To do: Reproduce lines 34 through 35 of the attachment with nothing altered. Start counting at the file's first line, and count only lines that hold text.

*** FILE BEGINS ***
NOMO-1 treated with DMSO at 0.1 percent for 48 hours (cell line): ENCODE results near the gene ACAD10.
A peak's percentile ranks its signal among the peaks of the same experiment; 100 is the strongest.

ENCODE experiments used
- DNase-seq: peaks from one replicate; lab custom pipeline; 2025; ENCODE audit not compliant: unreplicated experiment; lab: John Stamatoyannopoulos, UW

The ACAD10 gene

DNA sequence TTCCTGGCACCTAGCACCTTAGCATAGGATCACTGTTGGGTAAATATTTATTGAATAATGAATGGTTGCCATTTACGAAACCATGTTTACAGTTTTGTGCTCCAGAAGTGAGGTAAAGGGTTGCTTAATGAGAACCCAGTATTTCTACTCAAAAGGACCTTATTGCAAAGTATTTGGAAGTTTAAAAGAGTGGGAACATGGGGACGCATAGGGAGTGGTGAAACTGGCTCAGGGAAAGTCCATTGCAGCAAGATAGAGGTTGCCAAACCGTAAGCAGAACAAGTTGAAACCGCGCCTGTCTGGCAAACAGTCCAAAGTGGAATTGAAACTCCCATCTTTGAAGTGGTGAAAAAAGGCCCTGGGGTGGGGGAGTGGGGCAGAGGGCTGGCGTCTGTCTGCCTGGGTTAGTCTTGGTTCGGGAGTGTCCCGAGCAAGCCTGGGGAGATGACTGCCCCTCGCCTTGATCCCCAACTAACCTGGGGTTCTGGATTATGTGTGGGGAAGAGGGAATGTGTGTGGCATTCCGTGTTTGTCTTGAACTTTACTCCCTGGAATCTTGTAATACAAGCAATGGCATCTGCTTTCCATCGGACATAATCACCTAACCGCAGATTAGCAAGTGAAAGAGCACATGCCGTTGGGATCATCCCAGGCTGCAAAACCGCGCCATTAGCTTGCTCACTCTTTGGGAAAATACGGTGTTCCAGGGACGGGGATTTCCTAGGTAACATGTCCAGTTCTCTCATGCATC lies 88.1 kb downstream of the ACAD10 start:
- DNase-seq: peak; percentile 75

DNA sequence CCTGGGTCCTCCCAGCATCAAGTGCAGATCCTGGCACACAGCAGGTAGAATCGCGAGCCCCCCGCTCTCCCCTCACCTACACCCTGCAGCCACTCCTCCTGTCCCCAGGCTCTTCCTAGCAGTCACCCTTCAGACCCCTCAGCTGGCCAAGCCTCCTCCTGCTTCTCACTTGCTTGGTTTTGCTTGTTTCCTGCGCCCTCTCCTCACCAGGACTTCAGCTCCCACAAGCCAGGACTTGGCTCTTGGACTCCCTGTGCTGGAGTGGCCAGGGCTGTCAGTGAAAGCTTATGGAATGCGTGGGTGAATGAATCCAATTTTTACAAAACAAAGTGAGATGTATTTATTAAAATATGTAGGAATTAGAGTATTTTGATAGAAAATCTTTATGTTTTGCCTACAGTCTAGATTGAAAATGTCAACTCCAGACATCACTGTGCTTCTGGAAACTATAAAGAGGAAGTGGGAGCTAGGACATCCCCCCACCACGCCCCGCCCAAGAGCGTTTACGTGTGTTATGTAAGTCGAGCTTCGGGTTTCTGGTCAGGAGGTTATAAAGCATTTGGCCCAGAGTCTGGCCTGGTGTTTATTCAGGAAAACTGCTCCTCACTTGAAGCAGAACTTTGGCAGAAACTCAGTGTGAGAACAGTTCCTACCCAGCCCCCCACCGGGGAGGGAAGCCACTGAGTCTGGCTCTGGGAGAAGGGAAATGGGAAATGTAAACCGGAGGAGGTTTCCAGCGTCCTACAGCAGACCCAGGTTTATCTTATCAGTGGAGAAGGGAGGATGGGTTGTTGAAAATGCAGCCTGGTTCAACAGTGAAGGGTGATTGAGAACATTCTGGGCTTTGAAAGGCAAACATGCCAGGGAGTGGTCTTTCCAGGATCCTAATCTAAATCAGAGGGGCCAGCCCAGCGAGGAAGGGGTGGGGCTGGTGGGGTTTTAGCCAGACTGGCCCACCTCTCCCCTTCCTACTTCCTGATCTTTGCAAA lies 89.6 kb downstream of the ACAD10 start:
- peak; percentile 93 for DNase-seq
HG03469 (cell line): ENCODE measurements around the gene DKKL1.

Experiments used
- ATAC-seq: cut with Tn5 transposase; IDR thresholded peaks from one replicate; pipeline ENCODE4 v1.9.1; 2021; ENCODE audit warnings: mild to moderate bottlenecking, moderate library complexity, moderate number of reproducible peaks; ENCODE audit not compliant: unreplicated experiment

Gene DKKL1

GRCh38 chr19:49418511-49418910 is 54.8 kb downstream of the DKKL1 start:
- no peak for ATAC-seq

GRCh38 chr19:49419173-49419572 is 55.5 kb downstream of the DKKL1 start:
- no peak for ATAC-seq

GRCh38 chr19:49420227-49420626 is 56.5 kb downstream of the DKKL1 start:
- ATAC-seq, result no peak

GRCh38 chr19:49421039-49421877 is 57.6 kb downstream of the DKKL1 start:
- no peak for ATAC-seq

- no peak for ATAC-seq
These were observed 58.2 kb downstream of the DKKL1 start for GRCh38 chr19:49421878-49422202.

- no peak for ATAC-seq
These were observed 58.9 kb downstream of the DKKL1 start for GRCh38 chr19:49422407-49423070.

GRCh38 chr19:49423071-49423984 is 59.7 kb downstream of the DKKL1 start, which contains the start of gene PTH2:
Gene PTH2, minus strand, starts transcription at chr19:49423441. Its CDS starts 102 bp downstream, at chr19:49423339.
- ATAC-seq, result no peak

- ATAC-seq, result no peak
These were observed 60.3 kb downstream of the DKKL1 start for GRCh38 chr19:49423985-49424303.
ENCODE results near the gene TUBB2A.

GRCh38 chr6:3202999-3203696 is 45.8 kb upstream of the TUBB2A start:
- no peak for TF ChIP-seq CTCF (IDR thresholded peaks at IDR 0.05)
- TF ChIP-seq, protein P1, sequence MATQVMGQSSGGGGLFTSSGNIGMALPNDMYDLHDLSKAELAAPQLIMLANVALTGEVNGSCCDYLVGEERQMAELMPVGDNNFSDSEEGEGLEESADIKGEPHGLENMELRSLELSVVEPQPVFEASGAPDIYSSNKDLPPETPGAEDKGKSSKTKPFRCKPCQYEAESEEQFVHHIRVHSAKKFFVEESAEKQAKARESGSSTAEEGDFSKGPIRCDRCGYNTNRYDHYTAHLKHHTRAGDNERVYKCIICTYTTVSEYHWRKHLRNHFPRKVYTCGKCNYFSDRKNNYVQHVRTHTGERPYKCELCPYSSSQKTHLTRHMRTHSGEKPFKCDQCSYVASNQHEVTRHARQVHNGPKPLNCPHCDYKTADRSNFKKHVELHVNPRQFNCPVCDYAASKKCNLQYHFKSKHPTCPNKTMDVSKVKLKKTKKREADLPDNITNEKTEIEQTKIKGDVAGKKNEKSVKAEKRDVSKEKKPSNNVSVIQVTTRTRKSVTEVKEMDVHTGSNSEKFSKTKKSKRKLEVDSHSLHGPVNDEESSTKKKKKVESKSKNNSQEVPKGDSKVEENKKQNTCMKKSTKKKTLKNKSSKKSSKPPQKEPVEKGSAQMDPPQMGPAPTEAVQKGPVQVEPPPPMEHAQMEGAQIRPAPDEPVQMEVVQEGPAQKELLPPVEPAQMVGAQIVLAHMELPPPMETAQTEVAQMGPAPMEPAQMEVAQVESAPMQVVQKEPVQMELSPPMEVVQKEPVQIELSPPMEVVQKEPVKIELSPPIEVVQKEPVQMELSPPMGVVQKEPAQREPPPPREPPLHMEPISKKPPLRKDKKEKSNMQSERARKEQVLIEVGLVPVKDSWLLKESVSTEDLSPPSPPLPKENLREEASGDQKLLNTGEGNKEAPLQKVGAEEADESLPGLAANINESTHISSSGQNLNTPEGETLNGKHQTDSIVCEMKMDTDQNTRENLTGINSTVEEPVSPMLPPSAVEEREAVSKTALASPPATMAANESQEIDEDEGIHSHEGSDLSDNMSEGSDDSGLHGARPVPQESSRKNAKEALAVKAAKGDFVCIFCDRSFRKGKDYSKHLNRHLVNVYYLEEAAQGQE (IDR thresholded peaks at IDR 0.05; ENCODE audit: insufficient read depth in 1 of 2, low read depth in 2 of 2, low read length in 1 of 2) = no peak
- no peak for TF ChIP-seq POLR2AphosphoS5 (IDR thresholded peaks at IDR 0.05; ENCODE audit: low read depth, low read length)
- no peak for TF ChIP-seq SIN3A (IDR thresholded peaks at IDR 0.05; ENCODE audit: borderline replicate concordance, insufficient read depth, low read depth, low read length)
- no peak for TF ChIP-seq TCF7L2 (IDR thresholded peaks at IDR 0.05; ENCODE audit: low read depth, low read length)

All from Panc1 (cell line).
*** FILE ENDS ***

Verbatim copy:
- TF ChIP-seq, protein P1, sequence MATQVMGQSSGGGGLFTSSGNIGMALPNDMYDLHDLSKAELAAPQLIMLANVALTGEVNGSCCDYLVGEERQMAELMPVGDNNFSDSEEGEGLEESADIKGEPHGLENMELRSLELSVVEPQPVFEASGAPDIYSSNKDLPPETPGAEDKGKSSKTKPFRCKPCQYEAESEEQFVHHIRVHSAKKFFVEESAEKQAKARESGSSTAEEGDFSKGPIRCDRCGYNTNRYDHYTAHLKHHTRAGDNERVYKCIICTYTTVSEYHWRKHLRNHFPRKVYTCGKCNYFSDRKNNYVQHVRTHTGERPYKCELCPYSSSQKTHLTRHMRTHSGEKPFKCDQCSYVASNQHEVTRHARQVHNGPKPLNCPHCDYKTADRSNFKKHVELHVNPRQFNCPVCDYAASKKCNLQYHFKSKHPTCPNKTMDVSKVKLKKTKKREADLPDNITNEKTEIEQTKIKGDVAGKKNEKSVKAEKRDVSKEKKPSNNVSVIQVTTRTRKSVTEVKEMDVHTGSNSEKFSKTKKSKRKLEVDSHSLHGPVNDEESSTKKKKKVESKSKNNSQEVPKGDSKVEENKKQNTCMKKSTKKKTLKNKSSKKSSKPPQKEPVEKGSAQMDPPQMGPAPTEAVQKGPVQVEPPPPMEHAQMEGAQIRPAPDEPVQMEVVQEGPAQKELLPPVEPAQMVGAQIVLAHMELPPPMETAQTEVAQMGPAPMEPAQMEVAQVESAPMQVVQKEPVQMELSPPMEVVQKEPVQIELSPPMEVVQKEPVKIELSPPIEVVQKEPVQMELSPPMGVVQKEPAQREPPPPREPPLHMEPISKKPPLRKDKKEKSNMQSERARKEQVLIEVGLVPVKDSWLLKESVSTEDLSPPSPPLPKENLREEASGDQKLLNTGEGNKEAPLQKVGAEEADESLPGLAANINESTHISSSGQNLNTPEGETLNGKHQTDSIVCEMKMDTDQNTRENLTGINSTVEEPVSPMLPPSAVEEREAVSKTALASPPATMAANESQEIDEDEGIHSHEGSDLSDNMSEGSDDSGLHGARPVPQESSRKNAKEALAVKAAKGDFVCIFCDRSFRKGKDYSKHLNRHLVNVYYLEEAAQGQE (IDR thresholded peaks at IDR 0.05; ENCODE audit: insufficient read depth in 1 of 2, low read depth in 2 of 2, low read length in 1 of 2) = no peak
- no peak for TF ChIP-seq POLR2AphosphoS5 (IDR thresholded peaks at IDR 0.05; ENCODE audit: low read depth, low read length)